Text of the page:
Wednesday, May 04, 2011

SpeakLike and a New Category of LSP: The On-Demand Translation Vendor

I just saw a demo of SpeakLike and I was instantaneously brought back to a comment that I made in a recent post here on this blog: We never really talk about the future, we are only talking about a present in which we don't participate.

SpeakLike fits in an ever-growing category of companies that cater to web-based streaming content and small projects with fast turnaround times. Companies like MyGengo, Smartling,, LanguageWire, Tolingo, and OneHourTranslation have slightly similar (or slightly different, if you prefer) approaches to address their client needs, but they all center around Project Management Automation, one of the strong industry trends that I have been talking about. I call this category of companies the On-Demand Translation Vendors.

SpeakLike was founded by Sandy Cohen, a serial technology entrepreneur, with the original idea of integrating existing off-the-shelf technologies to provide online interpretation services based on machine translation, speech-to-text and text-to-speech. Some of the early prototypes I saw some years ago worked better than the speech-enabled version of Google Translate does today. But as it often happens to innovators, Sandy was early to the party and the demand for these services was not there yet. But there was demand for real-time on-demand human-based translation of chat communication at the enterprise level. And that is what SpeakLike has morphed into.

What is exciting about this approach to translation, which lies between the traditional time-consuming Translation-Editing-Proofing method and the often vilified pure Machine Translation, is that it provides a browser-based environment for experienced freelance translators to work on fast turnaround documents or customer support online chats. It's like telephone interpretation for text.

Some of the features that I like about SpeakLike:
  • Interface. The translator interface is like an improved version of Facebook Translate. Along with the source text (sometimes images or PDFs), the translator gets relevant terminology, previous similar translations (translation memory) and Style Guide information that is specific to the client at hand, with data about tone and format.
  • Speed. The system is designed to provide translations as fast as humanly possible. This means turnaround times of minutes to hours instead of days and weeks. It is a system that is ideal for streaming content like news, financial data, and online support chat.
  • Price model. Translations are cheaper than what you would get from a traditional LSP, but margins are still attractive for the business because once a client is setup, all tasks are automated and the overhead is minimal.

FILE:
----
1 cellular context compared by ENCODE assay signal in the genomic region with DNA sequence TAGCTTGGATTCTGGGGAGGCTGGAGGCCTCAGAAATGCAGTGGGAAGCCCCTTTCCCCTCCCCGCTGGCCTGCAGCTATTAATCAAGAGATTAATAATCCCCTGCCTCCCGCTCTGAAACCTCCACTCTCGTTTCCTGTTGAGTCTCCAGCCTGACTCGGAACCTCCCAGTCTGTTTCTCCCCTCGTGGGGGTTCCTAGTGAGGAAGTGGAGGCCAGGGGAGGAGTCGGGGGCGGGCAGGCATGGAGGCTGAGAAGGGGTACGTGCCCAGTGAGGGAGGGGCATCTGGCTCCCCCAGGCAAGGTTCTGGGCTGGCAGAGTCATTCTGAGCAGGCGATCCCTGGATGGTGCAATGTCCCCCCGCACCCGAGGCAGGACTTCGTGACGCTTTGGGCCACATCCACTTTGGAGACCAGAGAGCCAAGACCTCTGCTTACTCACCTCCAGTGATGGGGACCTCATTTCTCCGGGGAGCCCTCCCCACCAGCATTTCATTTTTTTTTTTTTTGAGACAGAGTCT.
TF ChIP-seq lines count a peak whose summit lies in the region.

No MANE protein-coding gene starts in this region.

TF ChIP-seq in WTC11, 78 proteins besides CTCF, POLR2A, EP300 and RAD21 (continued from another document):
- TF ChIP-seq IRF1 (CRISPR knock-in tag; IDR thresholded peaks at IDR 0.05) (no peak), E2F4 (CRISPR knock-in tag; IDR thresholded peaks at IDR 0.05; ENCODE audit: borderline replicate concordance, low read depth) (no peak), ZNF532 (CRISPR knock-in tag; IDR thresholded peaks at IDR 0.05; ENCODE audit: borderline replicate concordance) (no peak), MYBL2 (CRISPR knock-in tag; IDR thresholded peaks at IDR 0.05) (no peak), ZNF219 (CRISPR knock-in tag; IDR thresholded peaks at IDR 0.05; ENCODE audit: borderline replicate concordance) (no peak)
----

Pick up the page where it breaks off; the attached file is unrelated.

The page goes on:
• iPhone App. If you are in a foreign land and cannot understand a sign, you can take a picture of it and submit it to SpeakLike, where a human translator will translate the sign and send it back to you. It's a manned version of Google Goggles or Word Lens.
The challenge for SpeakLike, as well as for the other companies that I listed above, is adoption. With limited funds, these companies need to invest in sales or other forms of mass dissemination of their solution in order flourish.


  1. Wow, after checking out Speaklike's website, I must say that their model is appealing, at least for smaller projects. My initial reaction is that I would love to use something like this, particularly if I were a small business.

    I agree that adoption is a challenge for this type of company. However, I would welcome the challenge of working in their sales department. This is exciting stuff!

  2. Once again, innovation in this industry comes from people outside the industry. And money goes to those people, actually entrepreneurs, who can see the money in the industry.
    Maybe someone who's not in the mood of making a living of translation (or anything else on his own) could smile when reading or hearing about "how to make (more) money", but this will remain the main rationale for translation and localization, at least as long as it will remain a business, an industry and we will be there at least for making a living.
    It is clear to me that Sandy Cohen has seen and sees the value of translation and localization, because money is what matters for him (maybe) and for the most of people he addresses with his innovation.

  3. Lucas2:28 PM

    interestingly, you forgot to include a link to speaklike on your post.
    here it is:

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